But plants with leaves... I thought of this too while watching last night. Leaves allow a plant to breathe, but also to capture sunlight. I suspect leaves on a planet like that would not be green unless it's coincidence. They wouldn't capture sunlight, but perhaps infrared light for energy. Hmmm... well, anyway, I was impressed with the quality of the sets. Were those sets, or did they film outside? Usually, jungle sets are sparsely veghetated because it costs a fortune to put a lot of plants in them.

Overall, though, I liked the episode, though I knew instantly the woman was one of the aliens communicating with Archer, and also knew why she sought him out too. Still, enjoyable.

ToSeek
2002-Mar-28, 02:27 PM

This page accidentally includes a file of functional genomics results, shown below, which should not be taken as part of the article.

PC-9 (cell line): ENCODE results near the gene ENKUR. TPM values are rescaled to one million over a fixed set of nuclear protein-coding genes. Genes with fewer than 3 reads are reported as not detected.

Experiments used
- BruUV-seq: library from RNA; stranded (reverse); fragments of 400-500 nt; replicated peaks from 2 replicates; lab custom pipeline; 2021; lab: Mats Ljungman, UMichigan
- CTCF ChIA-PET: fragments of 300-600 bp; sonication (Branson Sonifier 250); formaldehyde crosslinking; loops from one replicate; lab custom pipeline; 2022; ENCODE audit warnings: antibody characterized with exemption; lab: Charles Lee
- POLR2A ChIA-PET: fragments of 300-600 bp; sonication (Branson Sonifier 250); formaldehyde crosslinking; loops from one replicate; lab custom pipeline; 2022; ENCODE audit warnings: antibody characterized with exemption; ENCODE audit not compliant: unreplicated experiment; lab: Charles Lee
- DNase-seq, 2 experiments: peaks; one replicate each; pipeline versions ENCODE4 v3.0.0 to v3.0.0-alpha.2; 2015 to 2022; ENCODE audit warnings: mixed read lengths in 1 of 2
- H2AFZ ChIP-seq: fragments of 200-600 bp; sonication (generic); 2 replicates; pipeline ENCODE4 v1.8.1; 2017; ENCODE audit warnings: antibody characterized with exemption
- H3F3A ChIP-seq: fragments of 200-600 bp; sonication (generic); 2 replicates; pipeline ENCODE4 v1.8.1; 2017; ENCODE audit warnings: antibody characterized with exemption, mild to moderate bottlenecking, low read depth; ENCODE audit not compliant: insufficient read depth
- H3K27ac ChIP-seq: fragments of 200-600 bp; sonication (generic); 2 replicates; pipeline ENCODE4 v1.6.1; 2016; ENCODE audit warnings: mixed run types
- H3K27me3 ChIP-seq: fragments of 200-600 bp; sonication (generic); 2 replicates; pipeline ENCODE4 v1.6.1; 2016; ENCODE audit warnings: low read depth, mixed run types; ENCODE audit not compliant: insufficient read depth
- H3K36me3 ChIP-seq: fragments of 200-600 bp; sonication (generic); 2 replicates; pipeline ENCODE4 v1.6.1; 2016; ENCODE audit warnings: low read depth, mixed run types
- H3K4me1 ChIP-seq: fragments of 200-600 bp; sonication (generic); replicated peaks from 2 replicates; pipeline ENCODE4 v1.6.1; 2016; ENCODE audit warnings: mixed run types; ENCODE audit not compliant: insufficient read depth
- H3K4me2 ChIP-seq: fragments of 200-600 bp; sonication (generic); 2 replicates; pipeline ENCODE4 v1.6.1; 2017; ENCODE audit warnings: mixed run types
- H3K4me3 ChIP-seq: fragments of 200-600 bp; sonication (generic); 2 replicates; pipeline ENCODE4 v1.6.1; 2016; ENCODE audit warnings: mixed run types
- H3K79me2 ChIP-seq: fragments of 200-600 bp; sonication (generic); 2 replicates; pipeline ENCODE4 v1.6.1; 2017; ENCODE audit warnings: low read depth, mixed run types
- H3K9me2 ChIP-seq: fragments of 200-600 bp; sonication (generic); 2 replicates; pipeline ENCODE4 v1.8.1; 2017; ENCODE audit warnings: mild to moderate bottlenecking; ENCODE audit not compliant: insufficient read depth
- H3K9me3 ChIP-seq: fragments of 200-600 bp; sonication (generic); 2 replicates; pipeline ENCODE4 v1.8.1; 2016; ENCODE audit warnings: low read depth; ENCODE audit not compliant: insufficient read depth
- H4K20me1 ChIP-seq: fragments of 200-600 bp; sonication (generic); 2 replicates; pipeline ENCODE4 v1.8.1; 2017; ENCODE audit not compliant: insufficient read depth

On 2002-03-27 11:00, The Bad Astronomer wrote:
Were those sets, or did they film outside? Usually, jungle sets are sparsely veghetated because it costs a fortune to put a lot of plants in them.


Since the set was so lush and realistic, I assumed that they filmed outside at night. If it were in the studio, I'd hope that they'd do a better job of making the plants look alien instead of like a southern California botanical preserve. /phpBB/images/smiles/icon_wink.gif

The Bad Astronomer
2002-Mar-29, 12:45 AM
It was a set (http://talk.trekweb.com/articles/2002/03/26/1017202893.html)! The leaves are explained in that link too, much the same way I explained them. /phpBB/images/smiles/icon_wink.gif

ToSeek
2002-Mar-29, 01:01 PM
One of the things
I hoped that episode would do is stimulate discussion among science-oriented fans
of the show about whether or not a class-M environment could be sustained on a
rogue planet. It's a very interesting question with no cut-and-dried answer.


Well, they got that right. Still wish they'd actually tried to make the jungle look alien.